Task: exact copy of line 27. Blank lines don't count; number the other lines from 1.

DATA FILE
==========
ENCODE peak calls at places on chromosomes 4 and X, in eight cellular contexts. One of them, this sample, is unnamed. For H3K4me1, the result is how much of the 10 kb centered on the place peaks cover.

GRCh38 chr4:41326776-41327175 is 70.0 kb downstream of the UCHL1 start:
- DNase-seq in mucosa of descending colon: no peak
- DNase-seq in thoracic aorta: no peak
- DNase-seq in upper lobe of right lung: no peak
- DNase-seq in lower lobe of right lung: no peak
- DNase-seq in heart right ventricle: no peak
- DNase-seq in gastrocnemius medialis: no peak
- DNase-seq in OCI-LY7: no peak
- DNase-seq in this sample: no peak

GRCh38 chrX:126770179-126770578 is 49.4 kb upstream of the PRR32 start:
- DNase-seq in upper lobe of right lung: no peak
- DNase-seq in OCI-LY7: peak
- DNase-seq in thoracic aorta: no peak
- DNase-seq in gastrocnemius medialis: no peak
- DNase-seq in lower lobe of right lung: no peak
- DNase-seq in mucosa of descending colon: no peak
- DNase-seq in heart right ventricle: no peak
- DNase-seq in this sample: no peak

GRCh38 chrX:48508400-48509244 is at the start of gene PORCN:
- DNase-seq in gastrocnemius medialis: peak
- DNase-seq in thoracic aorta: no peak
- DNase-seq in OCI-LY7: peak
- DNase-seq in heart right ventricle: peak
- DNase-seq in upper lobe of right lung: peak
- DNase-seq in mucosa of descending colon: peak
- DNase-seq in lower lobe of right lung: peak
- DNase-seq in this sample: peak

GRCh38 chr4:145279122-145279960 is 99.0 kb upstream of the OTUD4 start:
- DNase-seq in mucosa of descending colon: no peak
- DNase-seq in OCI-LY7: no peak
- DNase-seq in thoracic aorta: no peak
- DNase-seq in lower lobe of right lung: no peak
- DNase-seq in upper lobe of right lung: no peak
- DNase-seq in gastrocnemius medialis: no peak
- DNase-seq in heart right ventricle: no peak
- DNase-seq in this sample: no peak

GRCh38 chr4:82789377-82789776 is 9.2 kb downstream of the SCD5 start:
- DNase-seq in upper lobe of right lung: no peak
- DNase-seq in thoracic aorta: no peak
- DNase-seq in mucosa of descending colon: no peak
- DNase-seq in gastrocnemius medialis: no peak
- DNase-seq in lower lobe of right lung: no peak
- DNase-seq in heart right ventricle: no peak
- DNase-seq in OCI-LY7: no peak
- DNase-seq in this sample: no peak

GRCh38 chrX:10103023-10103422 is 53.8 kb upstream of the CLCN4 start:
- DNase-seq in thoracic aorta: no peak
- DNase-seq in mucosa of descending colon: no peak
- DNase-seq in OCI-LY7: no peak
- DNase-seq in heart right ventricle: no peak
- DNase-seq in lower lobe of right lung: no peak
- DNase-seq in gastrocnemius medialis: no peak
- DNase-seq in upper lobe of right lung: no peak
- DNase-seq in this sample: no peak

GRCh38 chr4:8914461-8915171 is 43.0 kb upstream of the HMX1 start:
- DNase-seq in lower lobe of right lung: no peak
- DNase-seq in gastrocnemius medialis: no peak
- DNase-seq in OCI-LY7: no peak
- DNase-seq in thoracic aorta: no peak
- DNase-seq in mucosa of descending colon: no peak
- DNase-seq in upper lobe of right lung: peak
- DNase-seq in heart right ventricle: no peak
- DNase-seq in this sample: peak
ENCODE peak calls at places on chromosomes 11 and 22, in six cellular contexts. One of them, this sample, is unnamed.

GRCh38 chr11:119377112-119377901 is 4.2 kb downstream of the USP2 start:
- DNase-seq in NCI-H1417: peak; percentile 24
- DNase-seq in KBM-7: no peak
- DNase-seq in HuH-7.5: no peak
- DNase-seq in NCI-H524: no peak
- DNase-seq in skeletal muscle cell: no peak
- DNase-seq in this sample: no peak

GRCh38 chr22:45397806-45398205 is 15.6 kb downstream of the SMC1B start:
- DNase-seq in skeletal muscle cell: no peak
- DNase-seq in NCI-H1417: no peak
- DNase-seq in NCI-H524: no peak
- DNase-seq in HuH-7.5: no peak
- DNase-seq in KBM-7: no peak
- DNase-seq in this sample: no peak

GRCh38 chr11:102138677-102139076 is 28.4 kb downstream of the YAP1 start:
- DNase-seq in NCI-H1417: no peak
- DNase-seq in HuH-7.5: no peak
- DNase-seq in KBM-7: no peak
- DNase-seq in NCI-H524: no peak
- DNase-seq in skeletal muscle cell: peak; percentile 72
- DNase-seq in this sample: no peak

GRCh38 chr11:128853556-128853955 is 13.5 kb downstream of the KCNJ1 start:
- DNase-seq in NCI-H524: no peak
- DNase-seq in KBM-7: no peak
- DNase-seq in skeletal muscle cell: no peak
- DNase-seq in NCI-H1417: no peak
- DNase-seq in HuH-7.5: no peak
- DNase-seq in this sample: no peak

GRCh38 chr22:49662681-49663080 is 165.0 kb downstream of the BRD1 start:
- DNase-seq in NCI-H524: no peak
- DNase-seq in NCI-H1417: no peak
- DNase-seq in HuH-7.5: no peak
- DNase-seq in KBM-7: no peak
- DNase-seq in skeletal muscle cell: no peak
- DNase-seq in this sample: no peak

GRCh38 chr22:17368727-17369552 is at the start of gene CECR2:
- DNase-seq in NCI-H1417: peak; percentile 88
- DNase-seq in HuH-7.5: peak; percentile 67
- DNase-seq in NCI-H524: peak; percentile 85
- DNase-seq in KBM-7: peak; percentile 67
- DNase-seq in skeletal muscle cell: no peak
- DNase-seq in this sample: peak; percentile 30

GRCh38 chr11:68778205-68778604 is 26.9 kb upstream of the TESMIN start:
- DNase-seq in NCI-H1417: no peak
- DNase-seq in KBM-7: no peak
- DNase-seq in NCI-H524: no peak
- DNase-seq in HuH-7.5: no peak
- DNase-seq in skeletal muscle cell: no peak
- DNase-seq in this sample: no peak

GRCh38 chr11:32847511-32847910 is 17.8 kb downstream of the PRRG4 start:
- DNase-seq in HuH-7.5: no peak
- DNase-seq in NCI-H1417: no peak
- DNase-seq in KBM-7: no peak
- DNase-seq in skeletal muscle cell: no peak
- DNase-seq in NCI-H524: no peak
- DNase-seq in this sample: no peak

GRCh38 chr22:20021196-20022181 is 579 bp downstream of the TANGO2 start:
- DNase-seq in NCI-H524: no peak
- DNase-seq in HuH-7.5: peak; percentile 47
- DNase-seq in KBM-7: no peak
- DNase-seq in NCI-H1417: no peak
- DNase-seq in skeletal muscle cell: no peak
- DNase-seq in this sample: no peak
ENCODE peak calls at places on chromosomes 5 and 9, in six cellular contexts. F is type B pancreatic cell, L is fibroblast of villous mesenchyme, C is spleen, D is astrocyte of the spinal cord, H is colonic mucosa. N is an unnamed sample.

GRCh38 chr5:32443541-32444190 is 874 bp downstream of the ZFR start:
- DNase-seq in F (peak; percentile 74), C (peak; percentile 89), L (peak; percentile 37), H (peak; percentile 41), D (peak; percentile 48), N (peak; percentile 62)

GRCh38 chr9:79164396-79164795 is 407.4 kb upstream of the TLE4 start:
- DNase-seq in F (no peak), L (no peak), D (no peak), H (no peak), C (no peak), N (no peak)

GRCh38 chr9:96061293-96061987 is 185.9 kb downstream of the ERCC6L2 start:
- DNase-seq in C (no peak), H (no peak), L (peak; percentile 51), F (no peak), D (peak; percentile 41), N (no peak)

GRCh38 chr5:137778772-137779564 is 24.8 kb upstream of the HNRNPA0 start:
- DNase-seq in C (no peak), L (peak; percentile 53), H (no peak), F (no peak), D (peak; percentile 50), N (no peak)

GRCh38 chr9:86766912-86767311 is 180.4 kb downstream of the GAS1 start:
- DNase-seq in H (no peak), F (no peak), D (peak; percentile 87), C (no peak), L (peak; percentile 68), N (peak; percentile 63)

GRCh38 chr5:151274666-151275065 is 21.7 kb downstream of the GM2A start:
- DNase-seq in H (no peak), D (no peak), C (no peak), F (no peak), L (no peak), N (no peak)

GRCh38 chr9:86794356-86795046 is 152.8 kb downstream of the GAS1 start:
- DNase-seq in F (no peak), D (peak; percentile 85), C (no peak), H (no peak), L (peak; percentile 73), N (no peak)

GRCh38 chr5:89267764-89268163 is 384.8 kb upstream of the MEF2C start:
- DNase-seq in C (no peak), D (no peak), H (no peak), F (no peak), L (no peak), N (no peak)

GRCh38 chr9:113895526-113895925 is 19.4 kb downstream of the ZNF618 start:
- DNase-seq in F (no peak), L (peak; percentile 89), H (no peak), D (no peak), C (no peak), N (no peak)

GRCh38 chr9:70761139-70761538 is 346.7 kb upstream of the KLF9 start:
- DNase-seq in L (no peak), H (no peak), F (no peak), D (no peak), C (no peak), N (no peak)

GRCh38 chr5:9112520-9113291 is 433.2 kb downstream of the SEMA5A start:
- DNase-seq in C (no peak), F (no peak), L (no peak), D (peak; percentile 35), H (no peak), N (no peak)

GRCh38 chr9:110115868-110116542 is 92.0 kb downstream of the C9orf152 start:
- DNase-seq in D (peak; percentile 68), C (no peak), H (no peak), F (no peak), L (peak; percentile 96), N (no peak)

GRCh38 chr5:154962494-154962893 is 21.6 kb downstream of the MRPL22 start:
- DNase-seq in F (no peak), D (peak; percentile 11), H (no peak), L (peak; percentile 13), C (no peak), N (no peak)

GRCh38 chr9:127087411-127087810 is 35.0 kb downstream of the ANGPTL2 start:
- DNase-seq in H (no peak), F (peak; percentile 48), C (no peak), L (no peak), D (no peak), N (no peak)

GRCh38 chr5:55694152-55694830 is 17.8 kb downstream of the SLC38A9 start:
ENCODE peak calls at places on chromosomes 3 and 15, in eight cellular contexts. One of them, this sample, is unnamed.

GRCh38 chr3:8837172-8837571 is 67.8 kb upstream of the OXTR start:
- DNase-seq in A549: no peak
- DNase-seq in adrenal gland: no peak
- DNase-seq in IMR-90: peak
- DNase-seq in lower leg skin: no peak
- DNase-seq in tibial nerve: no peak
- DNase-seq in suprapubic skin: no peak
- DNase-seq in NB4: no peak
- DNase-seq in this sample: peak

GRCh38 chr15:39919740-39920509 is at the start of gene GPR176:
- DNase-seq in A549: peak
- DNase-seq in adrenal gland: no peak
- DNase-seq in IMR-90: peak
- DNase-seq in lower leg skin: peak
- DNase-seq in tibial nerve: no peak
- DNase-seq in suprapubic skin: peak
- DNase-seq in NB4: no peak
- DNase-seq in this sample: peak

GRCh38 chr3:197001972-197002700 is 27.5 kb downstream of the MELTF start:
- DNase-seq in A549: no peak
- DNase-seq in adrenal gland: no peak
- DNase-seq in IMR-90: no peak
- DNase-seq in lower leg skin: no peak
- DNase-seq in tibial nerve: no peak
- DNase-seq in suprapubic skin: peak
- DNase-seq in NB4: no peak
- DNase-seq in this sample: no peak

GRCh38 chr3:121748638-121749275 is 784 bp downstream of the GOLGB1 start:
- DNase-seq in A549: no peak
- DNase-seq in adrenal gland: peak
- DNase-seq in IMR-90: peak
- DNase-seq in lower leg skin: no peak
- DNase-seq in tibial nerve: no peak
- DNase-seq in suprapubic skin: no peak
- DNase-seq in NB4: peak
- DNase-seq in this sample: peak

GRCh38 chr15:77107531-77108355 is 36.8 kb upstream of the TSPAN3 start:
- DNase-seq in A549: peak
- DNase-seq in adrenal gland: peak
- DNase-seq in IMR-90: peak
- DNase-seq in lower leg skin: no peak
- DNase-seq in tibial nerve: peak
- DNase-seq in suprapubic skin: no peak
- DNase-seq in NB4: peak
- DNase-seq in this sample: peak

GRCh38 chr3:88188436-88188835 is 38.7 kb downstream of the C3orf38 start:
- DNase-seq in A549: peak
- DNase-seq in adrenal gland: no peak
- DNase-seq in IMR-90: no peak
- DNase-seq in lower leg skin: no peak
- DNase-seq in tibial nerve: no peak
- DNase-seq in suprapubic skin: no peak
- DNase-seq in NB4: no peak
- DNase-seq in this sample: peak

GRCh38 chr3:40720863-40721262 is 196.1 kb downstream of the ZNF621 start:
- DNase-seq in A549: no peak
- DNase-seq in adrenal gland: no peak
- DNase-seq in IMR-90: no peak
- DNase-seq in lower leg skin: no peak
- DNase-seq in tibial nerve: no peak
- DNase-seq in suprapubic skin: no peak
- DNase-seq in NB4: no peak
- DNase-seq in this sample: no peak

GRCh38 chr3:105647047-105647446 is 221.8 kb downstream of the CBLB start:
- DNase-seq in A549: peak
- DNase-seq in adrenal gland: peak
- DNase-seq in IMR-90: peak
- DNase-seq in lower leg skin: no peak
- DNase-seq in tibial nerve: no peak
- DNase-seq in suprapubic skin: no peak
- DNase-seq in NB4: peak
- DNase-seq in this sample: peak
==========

- DNase-seq in lower lobe of right lung: peak